Patients’ wearables can help clinicians prescribe physical activity

Physical inactivity is the fourth leading risk factor for death. With most adolescents and one-quarter of adults not meeting the World Health Organization’s recommended levels of physical activity, and big disparities across income, age, sex, education and race/ethnicity, it’s more important than ever to re-energize a movement for increasing physical activity (PA) to improve health.

The question is: How?

The science behind the benefits of PA is convincing: benefits that accrue across the lifespan include better brain health, less chronic disease, weight management, stronger bones, lower odds of dying prematurely, and better quality of life. Although numerous guidelines and the U.S. National Physical Activity Plan (published by the organization one of us [L.W.] works for) promote the importance of assessing, prescribing, and referring activity in routine clinical care, under 10% of clinicians discuss physical activity with their most at-risk patients and refer them to physical activity counseling.

Food as medicine has recently gained a lot of momentum as an important strategy to improve health and well-being. It’s time to elevate physical activity as medicine to the same status.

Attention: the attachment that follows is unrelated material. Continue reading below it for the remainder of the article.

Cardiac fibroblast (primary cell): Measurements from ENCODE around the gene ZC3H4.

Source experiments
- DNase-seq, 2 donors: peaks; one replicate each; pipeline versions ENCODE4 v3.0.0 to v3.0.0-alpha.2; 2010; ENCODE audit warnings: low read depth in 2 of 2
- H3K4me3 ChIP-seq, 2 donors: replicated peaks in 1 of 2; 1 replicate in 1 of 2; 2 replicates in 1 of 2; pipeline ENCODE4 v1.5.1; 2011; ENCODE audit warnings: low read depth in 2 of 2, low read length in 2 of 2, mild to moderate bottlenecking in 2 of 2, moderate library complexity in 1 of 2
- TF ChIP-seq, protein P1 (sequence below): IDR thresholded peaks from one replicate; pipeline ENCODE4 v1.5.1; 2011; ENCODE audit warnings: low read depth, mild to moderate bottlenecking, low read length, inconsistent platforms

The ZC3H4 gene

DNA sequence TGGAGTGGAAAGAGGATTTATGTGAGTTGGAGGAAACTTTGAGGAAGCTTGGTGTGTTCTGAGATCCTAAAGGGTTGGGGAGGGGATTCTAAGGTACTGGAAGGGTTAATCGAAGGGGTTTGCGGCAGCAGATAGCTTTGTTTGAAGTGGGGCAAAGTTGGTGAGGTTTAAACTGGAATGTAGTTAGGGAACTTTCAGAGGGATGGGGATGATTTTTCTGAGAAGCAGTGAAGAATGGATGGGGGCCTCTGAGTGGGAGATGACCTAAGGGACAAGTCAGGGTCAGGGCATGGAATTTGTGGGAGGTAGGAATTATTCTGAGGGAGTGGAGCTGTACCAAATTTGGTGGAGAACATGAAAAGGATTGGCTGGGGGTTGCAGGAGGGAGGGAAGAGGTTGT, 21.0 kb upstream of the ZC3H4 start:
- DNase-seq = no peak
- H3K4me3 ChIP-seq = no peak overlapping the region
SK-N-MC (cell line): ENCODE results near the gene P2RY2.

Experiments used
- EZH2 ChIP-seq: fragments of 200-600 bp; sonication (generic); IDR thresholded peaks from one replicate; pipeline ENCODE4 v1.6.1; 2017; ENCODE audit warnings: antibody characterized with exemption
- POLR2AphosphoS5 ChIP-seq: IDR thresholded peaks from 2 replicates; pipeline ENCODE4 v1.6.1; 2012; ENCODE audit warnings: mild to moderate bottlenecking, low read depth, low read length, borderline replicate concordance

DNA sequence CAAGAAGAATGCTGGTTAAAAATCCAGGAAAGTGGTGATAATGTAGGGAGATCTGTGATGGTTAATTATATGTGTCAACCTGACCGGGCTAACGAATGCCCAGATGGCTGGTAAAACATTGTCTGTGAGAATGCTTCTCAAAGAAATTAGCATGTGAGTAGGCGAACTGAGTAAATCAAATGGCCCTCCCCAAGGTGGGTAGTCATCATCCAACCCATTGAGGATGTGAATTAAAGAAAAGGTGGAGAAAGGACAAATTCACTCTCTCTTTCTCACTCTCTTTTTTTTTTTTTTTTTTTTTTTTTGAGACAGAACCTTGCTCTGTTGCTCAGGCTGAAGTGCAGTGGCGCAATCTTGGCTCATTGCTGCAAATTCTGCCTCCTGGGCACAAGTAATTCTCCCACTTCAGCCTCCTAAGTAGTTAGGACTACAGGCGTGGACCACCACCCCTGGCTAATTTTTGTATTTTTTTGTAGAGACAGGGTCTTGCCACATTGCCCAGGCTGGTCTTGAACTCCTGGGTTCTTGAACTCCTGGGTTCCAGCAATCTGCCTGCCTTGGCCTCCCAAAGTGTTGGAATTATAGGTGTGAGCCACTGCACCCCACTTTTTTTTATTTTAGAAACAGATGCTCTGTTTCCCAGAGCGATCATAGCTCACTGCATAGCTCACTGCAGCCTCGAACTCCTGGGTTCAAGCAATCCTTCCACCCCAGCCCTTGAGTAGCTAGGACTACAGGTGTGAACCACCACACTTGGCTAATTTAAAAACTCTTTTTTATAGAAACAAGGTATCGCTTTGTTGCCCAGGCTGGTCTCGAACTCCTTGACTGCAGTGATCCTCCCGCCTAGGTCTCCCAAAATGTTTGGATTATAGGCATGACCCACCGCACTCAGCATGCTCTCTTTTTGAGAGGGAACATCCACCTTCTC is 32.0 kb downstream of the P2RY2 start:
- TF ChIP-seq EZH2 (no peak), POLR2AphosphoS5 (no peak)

Addressing population-wide physical inactivity calls for creative solutions and interventions to support people on their healthy living journeys. Digitally measuring physical activity will be key to accelerating efforts to improve it.

Wearable devices, including smart watches, smart rings, and smart phones tracking activity, are now used by more than one-third of U.S. adults, allowing for an unprecedented shift towards empowerment, accountability, and leveraging data for better informed discussions with care providers.

Digital measurement offers clinicians more objective data on activity in their patients’ daily lives than asking them to recall past activities. It also empowers patients to actually carry out a prescription for physical activity. Together, patients and their doctors can better track and refine activity recommendations to improve health outcomes.

Guidance and resources now exist for care providers, digital health technology developers, and clinical researchers on adopting digital measures of PA into clinical care. Doing that can help clinicians maximize the benefit of physical activity for their patients.